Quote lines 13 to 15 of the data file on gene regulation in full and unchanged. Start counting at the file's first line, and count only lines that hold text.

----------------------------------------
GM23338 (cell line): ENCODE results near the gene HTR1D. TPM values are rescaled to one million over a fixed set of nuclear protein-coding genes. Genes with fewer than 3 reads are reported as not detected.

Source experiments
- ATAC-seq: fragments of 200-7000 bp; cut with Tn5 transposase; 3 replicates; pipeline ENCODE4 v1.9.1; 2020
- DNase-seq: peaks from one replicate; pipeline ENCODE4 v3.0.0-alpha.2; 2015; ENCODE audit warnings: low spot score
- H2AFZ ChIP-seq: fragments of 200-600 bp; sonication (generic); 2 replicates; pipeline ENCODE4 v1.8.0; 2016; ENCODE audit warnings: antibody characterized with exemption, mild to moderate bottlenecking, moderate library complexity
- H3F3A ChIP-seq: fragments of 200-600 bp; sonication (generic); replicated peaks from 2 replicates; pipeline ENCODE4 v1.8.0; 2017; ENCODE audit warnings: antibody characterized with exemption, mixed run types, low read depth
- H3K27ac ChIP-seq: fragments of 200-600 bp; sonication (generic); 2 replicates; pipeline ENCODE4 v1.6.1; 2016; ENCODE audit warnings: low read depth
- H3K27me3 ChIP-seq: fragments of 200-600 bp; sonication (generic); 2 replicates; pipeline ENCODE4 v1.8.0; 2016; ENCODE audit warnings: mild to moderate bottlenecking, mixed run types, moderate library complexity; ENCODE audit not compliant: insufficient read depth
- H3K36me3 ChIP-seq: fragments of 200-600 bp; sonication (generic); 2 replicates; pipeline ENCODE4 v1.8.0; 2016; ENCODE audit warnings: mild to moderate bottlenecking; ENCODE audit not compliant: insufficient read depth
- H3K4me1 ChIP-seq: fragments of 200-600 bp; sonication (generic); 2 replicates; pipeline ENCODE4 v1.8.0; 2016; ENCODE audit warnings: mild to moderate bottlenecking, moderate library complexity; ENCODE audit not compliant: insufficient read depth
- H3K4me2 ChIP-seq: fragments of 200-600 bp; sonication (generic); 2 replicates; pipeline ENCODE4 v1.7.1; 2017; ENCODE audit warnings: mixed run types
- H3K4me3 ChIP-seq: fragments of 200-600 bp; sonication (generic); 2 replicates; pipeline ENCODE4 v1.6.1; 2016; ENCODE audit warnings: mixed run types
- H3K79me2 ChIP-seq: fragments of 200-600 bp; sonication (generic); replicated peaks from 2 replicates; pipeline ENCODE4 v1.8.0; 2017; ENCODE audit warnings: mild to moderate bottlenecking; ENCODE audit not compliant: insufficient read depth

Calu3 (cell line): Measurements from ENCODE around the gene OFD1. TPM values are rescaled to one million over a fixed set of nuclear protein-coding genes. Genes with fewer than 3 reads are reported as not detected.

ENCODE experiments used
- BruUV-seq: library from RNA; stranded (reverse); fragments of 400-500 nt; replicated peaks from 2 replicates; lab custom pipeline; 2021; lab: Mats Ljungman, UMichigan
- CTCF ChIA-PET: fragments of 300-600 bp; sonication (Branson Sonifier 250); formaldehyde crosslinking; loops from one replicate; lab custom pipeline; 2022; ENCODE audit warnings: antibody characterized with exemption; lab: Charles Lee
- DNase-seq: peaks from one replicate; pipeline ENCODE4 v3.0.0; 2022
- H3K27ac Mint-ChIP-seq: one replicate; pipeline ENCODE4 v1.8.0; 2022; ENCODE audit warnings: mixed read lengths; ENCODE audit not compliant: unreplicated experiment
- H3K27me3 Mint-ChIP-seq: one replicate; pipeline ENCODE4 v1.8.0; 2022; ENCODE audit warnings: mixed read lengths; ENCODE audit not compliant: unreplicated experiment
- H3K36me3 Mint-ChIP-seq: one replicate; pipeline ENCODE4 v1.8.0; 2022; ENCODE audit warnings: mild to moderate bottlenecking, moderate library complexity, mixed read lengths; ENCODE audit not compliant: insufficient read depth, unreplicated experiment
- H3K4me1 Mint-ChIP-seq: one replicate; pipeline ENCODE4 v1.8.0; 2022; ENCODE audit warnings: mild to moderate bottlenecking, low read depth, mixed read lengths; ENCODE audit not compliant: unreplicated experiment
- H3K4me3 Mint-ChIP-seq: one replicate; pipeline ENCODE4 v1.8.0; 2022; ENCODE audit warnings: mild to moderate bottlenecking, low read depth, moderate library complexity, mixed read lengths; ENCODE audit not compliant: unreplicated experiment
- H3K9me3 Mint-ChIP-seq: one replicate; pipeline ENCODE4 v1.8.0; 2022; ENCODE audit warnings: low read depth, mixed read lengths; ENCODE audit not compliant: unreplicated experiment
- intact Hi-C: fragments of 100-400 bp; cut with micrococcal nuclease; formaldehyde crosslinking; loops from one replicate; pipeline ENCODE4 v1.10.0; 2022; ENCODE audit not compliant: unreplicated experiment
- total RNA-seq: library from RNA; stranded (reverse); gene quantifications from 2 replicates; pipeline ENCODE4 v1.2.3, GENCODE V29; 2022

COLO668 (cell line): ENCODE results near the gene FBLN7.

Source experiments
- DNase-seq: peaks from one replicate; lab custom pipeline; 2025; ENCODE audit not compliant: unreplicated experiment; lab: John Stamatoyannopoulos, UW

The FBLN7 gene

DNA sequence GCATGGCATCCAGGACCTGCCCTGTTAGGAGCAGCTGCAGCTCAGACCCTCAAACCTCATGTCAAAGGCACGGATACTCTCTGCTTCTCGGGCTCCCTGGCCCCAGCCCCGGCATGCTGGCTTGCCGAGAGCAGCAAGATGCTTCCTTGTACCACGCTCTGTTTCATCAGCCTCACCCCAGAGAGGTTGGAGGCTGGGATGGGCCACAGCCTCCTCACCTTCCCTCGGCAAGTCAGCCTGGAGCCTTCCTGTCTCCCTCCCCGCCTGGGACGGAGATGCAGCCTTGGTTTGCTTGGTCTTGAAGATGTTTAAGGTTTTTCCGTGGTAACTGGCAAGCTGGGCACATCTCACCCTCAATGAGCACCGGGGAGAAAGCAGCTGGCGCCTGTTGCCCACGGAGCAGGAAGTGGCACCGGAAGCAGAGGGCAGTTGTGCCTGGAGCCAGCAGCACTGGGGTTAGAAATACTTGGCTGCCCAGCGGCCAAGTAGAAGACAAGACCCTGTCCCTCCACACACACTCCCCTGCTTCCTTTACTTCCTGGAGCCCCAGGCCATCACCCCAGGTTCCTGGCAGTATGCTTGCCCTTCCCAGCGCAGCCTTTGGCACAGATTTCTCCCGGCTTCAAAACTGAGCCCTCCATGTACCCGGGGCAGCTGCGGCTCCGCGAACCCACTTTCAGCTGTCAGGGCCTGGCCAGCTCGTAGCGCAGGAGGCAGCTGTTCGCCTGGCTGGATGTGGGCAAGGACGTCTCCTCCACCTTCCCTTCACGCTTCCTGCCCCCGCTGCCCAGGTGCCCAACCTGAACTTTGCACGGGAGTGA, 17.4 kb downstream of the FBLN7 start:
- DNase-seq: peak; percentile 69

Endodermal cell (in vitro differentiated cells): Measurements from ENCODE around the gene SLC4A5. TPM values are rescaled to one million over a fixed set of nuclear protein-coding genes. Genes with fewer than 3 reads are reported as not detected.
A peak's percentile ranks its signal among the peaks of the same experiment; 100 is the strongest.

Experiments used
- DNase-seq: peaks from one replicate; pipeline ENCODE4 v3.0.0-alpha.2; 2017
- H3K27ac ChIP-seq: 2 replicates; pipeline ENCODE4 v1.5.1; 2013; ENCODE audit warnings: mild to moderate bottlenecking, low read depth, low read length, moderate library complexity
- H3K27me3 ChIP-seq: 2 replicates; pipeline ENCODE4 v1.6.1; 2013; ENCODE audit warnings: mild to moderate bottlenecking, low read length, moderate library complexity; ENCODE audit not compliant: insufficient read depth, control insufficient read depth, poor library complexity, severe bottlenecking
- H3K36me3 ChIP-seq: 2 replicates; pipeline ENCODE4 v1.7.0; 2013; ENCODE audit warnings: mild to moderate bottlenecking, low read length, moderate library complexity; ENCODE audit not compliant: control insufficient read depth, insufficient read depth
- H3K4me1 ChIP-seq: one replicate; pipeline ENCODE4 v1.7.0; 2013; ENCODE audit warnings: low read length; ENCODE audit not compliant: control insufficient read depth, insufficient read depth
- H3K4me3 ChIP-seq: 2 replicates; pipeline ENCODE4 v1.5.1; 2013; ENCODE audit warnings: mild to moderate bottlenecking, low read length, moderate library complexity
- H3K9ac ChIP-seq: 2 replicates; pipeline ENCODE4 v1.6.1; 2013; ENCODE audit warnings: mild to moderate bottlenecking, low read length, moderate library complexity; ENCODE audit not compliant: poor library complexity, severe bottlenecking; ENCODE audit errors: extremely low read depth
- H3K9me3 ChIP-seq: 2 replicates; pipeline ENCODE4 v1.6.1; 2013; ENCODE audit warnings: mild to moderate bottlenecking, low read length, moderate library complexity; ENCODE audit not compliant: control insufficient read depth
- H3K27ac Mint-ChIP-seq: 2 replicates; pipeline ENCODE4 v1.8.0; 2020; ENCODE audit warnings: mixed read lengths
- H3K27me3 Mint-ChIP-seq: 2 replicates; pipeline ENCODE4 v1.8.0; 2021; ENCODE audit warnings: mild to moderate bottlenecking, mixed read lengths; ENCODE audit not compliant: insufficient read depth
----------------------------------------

- H3K79me2 ChIP-seq: fragments of 200-600 bp; sonication (generic); replicated peaks from 2 replicates; pipeline ENCODE4 v1.8.0; 2017; ENCODE audit warnings: mild to moderate bottlenecking; ENCODE audit not compliant: insufficient read depth

Calu3 (cell line): Measurements from ENCODE around the gene OFD1. TPM values are rescaled to one million over a fixed set of nuclear protein-coding genes. Genes with fewer than 3 reads are reported as not detected.

ENCODE experiments used